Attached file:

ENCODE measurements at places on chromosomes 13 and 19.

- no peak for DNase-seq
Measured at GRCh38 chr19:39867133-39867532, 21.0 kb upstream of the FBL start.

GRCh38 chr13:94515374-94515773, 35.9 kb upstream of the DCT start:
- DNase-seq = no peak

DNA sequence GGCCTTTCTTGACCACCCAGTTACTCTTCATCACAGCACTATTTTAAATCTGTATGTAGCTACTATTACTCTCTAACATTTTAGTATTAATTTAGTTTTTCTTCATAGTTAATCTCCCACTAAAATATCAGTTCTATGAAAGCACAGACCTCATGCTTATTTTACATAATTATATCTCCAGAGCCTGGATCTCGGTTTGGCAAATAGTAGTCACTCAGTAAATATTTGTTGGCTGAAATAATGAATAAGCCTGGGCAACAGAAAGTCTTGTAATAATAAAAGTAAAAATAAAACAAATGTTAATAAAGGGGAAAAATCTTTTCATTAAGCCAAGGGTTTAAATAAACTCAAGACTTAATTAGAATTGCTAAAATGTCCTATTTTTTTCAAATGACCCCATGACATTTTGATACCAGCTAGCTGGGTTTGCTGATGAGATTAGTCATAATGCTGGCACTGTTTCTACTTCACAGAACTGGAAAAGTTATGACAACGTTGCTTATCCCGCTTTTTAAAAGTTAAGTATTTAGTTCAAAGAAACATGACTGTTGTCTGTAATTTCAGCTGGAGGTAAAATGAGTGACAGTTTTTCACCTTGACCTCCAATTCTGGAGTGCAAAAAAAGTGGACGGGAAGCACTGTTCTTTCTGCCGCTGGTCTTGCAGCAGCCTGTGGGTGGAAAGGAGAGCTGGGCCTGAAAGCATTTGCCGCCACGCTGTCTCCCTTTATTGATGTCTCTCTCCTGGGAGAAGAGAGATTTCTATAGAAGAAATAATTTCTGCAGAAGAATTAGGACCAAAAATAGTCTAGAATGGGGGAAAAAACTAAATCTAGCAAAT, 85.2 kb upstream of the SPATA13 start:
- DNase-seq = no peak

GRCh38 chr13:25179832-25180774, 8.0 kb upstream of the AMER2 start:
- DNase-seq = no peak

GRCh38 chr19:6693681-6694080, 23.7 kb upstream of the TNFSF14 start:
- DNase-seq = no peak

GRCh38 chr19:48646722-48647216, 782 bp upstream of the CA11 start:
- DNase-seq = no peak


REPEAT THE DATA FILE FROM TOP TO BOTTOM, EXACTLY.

ENCODE measurements at places on chromosomes 13 and 19.

- no peak for DNase-seq
Measured at GRCh38 chr19:39867133-39867532, 21.0 kb upstream of the FBL start.

GRCh38 chr13:94515374-94515773, 35.9 kb upstream of the DCT start:
- DNase-seq = no peak

DNA sequence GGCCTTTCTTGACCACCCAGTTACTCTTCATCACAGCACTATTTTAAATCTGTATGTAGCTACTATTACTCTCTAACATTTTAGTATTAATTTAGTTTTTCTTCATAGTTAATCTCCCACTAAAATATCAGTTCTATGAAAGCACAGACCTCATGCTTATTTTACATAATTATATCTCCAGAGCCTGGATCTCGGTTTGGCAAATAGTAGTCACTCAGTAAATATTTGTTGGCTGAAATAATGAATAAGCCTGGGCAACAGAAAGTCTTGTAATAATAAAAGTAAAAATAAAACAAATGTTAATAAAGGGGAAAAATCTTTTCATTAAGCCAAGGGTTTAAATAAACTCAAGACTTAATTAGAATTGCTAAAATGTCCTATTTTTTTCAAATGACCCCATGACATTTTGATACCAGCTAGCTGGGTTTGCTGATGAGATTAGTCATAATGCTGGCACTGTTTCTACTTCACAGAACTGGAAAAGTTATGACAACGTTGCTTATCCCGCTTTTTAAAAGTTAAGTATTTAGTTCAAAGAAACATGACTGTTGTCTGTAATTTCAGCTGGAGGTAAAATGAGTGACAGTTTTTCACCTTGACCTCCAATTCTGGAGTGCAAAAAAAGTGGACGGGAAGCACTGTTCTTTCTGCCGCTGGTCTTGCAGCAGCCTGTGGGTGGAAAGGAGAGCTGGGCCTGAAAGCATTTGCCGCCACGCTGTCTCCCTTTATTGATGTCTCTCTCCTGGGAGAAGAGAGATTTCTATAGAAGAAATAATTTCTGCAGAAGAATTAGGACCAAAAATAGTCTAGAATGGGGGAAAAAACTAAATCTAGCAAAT, 85.2 kb upstream of the SPATA13 start:
- DNase-seq = no peak

GRCh38 chr13:25179832-25180774, 8.0 kb upstream of the AMER2 start:
- DNase-seq = no peak

GRCh38 chr19:6693681-6694080, 23.7 kb upstream of the TNFSF14 start:
- DNase-seq = no peak

GRCh38 chr19:48646722-48647216, 782 bp upstream of the CA11 start:
- DNase-seq = no peak